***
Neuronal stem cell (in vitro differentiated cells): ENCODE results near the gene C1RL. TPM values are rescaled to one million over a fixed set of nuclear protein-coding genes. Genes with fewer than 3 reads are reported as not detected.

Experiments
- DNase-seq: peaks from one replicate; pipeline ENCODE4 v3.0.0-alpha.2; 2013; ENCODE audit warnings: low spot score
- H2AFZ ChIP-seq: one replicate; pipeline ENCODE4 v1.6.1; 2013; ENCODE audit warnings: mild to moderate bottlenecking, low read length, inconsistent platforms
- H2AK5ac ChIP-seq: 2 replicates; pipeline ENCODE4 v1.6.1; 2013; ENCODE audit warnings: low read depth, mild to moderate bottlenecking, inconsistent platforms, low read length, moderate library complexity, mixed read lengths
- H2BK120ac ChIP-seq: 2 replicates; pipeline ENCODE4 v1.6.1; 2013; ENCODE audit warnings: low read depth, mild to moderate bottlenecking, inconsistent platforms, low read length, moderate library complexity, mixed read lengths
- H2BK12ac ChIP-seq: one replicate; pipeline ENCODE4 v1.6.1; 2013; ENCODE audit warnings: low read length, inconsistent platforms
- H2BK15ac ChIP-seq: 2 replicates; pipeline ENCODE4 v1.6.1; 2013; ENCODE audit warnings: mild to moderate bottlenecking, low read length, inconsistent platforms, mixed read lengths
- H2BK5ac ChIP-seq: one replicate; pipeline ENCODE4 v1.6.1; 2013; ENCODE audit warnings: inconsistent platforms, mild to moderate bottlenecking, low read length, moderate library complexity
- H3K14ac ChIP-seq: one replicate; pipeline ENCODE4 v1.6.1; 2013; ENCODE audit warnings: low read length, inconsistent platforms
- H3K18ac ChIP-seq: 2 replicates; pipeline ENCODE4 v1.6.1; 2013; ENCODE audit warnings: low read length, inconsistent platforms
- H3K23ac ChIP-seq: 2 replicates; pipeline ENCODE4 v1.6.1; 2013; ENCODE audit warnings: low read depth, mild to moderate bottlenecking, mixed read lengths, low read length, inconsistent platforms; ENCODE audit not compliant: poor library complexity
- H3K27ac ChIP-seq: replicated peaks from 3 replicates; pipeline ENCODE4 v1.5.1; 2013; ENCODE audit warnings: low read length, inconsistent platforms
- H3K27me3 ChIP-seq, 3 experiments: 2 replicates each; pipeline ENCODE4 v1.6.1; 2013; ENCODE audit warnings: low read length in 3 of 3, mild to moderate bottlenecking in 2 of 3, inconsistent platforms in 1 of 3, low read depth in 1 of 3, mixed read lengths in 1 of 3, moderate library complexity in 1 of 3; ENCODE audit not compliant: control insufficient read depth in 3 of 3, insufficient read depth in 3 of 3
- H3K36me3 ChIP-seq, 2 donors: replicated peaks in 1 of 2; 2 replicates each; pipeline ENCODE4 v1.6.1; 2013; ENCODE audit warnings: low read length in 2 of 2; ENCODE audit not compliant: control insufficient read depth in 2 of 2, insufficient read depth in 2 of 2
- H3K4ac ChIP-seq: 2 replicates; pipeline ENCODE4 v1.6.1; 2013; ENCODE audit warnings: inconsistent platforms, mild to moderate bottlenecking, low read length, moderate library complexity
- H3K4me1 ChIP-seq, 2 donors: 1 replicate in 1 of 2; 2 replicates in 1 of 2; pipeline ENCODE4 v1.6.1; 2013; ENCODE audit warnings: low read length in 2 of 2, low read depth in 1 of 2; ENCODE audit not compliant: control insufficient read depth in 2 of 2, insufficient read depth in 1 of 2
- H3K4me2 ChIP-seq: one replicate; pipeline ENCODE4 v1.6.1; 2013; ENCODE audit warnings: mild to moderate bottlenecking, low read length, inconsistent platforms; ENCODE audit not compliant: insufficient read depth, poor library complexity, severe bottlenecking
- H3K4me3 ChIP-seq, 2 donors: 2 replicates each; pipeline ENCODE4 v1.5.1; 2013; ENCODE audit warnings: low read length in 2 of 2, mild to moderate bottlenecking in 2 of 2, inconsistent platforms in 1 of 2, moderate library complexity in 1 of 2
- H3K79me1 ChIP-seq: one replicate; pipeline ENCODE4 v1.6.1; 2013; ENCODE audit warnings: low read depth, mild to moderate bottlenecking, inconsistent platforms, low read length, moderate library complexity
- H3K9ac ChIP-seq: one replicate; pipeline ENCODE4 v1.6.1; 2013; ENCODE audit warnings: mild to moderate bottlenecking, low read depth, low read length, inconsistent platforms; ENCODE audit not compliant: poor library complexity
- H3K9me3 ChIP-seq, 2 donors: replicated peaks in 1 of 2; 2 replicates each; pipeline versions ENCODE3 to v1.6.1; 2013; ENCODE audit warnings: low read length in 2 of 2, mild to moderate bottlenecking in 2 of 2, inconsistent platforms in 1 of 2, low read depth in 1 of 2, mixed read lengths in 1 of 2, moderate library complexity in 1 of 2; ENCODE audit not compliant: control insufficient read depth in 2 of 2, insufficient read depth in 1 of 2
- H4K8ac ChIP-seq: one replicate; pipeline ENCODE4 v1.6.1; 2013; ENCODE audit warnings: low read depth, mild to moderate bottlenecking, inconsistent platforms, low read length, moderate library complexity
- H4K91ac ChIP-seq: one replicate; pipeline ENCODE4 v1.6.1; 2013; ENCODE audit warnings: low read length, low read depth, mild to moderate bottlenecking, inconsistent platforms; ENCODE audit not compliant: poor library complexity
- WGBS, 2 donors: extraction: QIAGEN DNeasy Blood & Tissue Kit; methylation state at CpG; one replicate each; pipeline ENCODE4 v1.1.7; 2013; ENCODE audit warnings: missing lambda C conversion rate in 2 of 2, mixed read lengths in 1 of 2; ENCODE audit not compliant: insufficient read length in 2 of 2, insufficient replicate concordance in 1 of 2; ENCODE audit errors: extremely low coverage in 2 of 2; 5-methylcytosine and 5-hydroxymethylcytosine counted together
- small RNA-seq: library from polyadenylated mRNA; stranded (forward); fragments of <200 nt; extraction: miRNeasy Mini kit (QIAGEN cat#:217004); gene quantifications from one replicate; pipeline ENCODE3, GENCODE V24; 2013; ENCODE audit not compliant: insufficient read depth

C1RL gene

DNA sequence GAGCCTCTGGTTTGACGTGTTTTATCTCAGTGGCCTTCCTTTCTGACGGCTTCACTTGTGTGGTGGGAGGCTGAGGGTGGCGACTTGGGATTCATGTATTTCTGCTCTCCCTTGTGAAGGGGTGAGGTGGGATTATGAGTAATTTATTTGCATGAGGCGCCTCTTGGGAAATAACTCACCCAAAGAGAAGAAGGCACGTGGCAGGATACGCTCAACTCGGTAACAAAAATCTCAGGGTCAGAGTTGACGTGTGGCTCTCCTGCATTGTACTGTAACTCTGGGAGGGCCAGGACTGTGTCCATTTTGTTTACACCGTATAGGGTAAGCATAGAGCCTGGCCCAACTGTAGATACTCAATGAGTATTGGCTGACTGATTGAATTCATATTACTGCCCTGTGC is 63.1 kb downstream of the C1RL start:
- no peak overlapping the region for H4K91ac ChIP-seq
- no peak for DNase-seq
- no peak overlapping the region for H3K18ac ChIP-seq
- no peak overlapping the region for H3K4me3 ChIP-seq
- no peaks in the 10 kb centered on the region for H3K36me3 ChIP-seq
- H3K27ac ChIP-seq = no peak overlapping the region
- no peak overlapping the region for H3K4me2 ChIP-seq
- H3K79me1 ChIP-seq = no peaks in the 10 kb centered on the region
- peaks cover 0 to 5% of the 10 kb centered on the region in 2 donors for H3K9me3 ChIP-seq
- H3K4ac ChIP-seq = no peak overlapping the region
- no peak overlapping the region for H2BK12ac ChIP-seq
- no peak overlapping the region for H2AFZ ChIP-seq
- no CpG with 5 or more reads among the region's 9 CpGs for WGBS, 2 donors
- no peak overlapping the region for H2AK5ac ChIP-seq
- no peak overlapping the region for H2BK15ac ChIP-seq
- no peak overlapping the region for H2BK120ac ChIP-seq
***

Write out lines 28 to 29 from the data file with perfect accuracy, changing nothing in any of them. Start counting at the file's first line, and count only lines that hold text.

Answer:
DNA sequence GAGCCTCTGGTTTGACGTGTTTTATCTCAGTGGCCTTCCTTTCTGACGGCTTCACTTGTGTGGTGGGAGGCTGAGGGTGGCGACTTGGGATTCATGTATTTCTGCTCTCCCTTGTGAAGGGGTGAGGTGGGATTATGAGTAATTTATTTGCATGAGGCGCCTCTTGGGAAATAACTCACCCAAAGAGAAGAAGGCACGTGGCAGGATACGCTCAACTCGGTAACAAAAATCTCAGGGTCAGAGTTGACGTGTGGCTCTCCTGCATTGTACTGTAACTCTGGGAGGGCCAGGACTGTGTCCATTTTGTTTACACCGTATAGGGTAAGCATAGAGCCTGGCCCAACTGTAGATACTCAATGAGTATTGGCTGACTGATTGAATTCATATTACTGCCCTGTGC is 63.1 kb downstream of the C1RL start:
- no peak overlapping the region for H4K91ac ChIP-seq